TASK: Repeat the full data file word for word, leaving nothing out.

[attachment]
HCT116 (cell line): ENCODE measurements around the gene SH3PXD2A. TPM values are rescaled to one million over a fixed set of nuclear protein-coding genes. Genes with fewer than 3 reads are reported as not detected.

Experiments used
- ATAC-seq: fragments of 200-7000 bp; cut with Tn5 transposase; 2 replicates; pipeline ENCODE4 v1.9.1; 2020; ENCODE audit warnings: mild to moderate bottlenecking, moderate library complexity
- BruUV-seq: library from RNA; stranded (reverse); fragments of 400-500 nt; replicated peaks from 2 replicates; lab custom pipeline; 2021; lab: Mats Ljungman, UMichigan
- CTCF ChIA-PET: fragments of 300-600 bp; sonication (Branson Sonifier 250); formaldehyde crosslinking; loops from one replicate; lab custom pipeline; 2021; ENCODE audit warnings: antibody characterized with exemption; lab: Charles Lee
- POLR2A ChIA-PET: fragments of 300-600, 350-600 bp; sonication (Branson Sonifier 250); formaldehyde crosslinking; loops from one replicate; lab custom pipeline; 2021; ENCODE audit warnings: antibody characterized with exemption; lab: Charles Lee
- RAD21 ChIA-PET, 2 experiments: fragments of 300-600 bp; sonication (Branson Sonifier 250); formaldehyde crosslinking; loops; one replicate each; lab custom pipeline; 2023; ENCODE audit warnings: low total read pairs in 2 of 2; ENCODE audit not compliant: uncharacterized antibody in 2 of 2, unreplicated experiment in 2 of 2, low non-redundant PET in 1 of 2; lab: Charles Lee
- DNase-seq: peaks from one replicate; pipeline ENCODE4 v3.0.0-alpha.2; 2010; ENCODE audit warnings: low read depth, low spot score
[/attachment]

HCT116 (cell line): ENCODE measurements around the gene SH3PXD2A. TPM values are rescaled to one million over a fixed set of nuclear protein-coding genes. Genes with fewer than 3 reads are reported as not detected.

Experiments used
- ATAC-seq: fragments of 200-7000 bp; cut with Tn5 transposase; 2 replicates; pipeline ENCODE4 v1.9.1; 2020; ENCODE audit warnings: mild to moderate bottlenecking, moderate library complexity
- BruUV-seq: library from RNA; stranded (reverse); fragments of 400-500 nt; replicated peaks from 2 replicates; lab custom pipeline; 2021; lab: Mats Ljungman, UMichigan
- CTCF ChIA-PET: fragments of 300-600 bp; sonication (Branson Sonifier 250); formaldehyde crosslinking; loops from one replicate; lab custom pipeline; 2021; ENCODE audit warnings: antibody characterized with exemption; lab: Charles Lee
- POLR2A ChIA-PET: fragments of 300-600, 350-600 bp; sonication (Branson Sonifier 250); formaldehyde crosslinking; loops from one replicate; lab custom pipeline; 2021; ENCODE audit warnings: antibody characterized with exemption; lab: Charles Lee
- RAD21 ChIA-PET, 2 experiments: fragments of 300-600 bp; sonication (Branson Sonifier 250); formaldehyde crosslinking; loops; one replicate each; lab custom pipeline; 2023; ENCODE audit warnings: low total read pairs in 2 of 2; ENCODE audit not compliant: uncharacterized antibody in 2 of 2, unreplicated experiment in 2 of 2, low non-redundant PET in 1 of 2; lab: Charles Lee
- DNase-seq: peaks from one replicate; pipeline ENCODE4 v3.0.0-alpha.2; 2010; ENCODE audit warnings: low read depth, low spot score